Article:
The Grand Tour in Venice - Page 144



THE GRAND TOUR IN VENICE
142
THE GRAND TOUR IN VENICE
143
RIDOTTI & CASINOS
Venice was a city noted for its voracious
gambling, particularly around the time of
the Carnival. The first public gambling
tables in Europe were established there in
the twelfth century and in the thirteenth
and fourteenth century the fever for games
of chance was so widespread in the city
that it was found necessary to pass statutes
forbidding gambling in the courtyards of the
Doge’s Palace and in the Basilica of Saint
Mark. Yet nothing could stop the obsession
with gaming. Although playing cards were
not invented by the Venetians, Venice soon
enjoyed a monopoly on their manufacture.
The so-called ridotti (fig. 98) were gaming
places found in many grand houses, and in
the houses of the courtesans. Sir Thomas
Nugent, eighteenth-century grand tourist
and author of a classic book on the Grand
Tour, warned of their dangers:
Th eir gaming houses are called Ridotti, apartm ents
in noblem en’s houses, wh ere none but noblem en keep
th e bank, and fools lose th eir money. Th ey dismiss
th e gam esters wh en th ey please, and always com e
off winners.
Th ere are usually ten or twelve chambers on a floor
with gaming tables in th em, and vast crowds of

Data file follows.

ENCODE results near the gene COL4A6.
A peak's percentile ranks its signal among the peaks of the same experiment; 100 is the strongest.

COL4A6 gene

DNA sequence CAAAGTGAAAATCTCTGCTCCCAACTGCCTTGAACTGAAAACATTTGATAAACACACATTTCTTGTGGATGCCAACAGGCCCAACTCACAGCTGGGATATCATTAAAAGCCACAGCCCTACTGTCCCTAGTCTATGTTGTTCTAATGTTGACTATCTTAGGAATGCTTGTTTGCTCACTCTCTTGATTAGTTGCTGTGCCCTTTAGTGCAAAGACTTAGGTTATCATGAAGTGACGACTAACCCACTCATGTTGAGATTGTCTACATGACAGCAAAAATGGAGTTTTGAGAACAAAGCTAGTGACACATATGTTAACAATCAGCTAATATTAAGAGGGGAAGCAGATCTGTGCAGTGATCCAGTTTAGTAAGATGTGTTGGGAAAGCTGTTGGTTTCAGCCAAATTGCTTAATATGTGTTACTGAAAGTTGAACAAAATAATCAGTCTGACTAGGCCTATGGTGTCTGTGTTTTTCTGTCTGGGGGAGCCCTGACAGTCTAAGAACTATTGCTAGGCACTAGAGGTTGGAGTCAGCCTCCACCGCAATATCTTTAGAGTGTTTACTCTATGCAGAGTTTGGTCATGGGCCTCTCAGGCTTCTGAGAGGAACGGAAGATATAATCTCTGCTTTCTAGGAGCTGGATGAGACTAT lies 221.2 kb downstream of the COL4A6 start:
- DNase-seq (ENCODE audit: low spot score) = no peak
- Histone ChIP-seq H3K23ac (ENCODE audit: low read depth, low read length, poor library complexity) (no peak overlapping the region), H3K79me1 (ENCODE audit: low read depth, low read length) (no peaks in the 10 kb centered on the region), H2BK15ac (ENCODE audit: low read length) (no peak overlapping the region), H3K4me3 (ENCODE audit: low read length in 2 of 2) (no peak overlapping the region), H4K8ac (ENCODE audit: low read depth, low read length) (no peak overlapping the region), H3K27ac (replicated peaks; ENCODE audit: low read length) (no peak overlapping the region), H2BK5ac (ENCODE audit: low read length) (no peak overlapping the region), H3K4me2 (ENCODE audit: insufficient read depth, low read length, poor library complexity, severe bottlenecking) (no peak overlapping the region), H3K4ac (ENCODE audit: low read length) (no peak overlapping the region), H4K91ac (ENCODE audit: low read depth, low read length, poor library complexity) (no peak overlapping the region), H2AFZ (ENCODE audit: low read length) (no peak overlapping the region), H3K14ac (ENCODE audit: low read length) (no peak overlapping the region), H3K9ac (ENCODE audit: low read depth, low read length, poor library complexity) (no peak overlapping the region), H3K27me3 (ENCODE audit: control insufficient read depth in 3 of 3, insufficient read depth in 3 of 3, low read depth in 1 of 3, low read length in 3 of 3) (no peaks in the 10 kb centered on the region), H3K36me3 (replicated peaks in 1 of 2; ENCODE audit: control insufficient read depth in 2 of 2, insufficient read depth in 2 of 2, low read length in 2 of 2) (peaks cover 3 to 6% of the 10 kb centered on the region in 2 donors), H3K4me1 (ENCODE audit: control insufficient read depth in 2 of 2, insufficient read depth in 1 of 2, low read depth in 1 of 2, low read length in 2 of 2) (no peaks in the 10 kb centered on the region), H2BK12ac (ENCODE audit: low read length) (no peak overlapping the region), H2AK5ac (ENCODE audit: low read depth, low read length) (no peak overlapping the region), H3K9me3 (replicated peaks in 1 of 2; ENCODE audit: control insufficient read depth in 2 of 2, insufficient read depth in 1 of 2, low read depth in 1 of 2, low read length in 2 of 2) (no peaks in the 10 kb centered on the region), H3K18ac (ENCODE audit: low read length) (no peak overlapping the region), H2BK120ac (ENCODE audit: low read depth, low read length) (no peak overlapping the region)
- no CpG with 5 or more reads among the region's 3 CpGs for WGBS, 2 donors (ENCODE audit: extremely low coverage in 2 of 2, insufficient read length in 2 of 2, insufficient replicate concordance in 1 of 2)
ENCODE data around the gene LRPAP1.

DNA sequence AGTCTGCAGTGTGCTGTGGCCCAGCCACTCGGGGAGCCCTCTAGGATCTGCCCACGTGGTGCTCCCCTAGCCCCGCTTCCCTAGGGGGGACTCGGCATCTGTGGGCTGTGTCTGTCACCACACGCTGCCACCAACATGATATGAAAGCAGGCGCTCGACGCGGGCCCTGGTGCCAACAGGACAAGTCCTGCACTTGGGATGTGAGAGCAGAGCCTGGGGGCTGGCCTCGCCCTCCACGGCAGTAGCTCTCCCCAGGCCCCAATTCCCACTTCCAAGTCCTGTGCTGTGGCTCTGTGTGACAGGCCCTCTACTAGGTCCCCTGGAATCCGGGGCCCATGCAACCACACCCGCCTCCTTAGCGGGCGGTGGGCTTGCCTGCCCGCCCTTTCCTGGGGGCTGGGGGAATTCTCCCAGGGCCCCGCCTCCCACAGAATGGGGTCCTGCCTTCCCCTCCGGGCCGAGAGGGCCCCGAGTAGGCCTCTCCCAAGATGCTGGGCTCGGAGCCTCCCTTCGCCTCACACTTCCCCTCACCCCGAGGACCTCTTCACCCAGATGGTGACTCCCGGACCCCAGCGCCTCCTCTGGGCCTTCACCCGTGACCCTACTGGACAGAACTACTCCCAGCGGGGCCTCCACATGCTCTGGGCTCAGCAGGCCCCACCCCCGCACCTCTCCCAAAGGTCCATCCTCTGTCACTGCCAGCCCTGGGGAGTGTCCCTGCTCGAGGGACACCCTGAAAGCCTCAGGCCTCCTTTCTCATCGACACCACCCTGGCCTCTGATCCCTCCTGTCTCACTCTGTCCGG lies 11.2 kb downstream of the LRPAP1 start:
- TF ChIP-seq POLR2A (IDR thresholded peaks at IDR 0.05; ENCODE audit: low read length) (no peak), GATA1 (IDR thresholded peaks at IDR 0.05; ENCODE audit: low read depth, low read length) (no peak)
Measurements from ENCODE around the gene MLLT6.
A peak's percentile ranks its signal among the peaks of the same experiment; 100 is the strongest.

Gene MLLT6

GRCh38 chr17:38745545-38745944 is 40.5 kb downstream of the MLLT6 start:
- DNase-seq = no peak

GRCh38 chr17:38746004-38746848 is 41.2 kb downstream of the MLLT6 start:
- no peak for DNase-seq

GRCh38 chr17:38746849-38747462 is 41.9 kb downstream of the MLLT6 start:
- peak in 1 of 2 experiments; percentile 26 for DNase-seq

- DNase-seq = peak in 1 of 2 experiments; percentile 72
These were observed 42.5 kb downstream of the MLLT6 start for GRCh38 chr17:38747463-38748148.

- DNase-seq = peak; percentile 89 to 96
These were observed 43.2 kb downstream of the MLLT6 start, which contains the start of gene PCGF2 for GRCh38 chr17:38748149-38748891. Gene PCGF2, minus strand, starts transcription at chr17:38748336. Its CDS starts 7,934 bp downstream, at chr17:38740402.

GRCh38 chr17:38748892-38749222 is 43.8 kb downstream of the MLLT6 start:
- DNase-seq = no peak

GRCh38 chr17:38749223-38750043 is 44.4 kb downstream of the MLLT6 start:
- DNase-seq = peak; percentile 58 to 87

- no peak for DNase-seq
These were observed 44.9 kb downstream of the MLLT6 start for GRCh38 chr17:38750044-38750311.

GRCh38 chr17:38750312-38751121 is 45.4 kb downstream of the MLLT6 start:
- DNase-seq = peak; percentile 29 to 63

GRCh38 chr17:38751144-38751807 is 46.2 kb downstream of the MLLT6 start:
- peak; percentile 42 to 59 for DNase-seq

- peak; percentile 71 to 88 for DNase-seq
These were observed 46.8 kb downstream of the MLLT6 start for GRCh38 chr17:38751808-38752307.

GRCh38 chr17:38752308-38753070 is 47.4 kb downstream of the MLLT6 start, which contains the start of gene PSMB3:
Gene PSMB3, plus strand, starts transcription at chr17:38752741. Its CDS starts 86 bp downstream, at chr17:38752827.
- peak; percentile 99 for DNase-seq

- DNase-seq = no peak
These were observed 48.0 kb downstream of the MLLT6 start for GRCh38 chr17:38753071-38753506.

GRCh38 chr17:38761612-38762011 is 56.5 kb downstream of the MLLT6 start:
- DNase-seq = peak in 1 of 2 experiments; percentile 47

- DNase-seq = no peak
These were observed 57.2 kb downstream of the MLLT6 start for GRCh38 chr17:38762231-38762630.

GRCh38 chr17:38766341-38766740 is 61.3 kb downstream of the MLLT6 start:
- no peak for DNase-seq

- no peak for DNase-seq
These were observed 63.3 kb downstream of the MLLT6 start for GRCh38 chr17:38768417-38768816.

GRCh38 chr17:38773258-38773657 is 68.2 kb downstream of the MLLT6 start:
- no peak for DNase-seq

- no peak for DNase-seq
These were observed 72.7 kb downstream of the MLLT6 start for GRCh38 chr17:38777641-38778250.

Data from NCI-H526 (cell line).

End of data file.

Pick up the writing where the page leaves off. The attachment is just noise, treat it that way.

people; a profound silence is obser ved, and none
are admitted with out masks. Here you may m eet
ladies of pleasure, and married wom en, wh o, under
th e protection of th e mask enjoy all th e diversions
of th e carnival, but are usually attended by th e
husband or his spies.
Fig. 98 Detail, Francesco Guardi, The Foyer, 1755, oil on canvas, Venice, Ca’Rezzonico.
Differing in scale from the ridotti were the
casini. According to the eighteenth-century
grand tourist Thomas Watkins: “Casino is
an elegant diminutive that signifies a small
house of amusement. All the noble Venetians
who are wealthy have their palaces but pass
the chief part of their time in these casini,
which are generally in the environs of Saint
Mark’s place. The Saint Samuel casino is
the most brilliant in Venice. The amusement
here are conversations, cards and company”,
but we know from the Memoirs of Casanova
that casini were also put to more amorous
purposes.

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